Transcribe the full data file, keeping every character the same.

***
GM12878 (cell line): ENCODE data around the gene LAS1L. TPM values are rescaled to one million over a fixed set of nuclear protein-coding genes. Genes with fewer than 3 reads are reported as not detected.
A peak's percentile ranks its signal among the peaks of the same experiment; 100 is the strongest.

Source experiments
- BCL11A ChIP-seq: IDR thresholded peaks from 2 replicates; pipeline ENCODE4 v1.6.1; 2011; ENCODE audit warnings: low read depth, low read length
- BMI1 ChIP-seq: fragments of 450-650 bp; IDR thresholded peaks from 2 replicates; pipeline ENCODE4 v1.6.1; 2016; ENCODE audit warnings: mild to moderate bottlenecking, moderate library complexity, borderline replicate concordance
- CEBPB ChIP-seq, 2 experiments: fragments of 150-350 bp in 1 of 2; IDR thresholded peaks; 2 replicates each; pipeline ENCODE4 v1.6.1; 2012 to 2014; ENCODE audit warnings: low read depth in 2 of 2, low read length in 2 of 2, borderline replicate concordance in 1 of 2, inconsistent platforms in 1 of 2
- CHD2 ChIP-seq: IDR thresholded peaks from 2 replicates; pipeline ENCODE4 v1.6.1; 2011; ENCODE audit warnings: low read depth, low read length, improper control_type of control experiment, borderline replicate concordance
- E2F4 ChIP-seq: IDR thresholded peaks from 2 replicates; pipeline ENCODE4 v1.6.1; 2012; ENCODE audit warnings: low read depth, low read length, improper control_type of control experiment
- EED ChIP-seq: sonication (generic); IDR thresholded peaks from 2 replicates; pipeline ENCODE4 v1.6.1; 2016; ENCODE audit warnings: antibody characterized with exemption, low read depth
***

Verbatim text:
GM12878 (cell line): ENCODE data around the gene LAS1L. TPM values are rescaled to one million over a fixed set of nuclear protein-coding genes. Genes with fewer than 3 reads are reported as not detected.
A peak's percentile ranks its signal among the peaks of the same experiment; 100 is the strongest.

Source experiments
- BCL11A ChIP-seq: IDR thresholded peaks from 2 replicates; pipeline ENCODE4 v1.6.1; 2011; ENCODE audit warnings: low read depth, low read length
- BMI1 ChIP-seq: fragments of 450-650 bp; IDR thresholded peaks from 2 replicates; pipeline ENCODE4 v1.6.1; 2016; ENCODE audit warnings: mild to moderate bottlenecking, moderate library complexity, borderline replicate concordance
- CEBPB ChIP-seq, 2 experiments: fragments of 150-350 bp in 1 of 2; IDR thresholded peaks; 2 replicates each; pipeline ENCODE4 v1.6.1; 2012 to 2014; ENCODE audit warnings: low read depth in 2 of 2, low read length in 2 of 2, borderline replicate concordance in 1 of 2, inconsistent platforms in 1 of 2
- CHD2 ChIP-seq: IDR thresholded peaks from 2 replicates; pipeline ENCODE4 v1.6.1; 2011; ENCODE audit warnings: low read depth, low read length, improper control_type of control experiment, borderline replicate concordance
- E2F4 ChIP-seq: IDR thresholded peaks from 2 replicates; pipeline ENCODE4 v1.6.1; 2012; ENCODE audit warnings: low read depth, low read length, improper control_type of control experiment
- EED ChIP-seq: sonication (generic); IDR thresholded peaks from 2 replicates; pipeline ENCODE4 v1.6.1; 2016; ENCODE audit warnings: antibody characterized with exemption, low read depth